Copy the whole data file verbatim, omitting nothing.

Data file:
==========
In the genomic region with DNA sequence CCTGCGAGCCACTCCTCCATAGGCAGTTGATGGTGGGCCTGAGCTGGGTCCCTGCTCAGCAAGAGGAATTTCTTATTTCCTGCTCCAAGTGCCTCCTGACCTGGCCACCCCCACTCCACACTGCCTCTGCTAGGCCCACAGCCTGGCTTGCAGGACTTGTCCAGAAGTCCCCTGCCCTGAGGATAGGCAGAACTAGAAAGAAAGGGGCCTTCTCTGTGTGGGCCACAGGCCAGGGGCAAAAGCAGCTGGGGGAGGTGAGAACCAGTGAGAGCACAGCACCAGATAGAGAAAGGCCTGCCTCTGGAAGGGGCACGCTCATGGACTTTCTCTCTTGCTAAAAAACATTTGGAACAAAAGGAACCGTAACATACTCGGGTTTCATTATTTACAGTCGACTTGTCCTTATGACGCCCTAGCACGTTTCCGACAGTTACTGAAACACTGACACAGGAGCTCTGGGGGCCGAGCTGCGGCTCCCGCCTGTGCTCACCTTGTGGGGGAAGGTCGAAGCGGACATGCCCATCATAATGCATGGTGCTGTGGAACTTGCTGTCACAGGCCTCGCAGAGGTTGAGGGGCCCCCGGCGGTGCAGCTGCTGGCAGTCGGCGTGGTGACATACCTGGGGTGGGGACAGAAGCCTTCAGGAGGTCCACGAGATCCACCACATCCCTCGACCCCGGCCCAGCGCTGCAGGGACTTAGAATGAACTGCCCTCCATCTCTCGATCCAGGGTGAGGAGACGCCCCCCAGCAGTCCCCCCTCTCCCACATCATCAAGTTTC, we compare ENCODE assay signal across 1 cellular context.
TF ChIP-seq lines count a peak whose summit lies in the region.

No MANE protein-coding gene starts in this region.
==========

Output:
In the genomic region with DNA sequence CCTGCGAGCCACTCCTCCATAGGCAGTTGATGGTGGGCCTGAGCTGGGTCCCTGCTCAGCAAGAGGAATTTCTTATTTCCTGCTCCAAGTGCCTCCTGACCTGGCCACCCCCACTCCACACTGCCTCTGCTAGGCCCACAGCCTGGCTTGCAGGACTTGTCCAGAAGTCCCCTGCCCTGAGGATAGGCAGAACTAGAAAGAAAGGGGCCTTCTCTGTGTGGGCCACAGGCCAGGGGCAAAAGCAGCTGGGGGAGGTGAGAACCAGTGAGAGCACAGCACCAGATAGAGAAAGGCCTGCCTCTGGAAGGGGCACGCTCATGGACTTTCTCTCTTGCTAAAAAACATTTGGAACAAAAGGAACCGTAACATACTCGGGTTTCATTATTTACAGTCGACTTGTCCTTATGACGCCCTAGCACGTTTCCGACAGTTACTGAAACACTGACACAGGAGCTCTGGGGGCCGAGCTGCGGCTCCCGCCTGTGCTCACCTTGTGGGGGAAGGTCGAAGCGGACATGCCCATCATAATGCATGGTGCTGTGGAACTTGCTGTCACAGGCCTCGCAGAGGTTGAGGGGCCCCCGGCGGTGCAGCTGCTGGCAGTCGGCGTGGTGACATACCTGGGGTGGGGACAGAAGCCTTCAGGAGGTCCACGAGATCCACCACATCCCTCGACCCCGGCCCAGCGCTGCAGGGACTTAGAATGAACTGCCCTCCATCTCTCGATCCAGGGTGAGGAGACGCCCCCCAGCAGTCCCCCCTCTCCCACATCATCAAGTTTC, we compare ENCODE assay signal across 1 cellular context.
TF ChIP-seq lines count a peak whose summit lies in the region.

No MANE protein-coding gene starts in this region.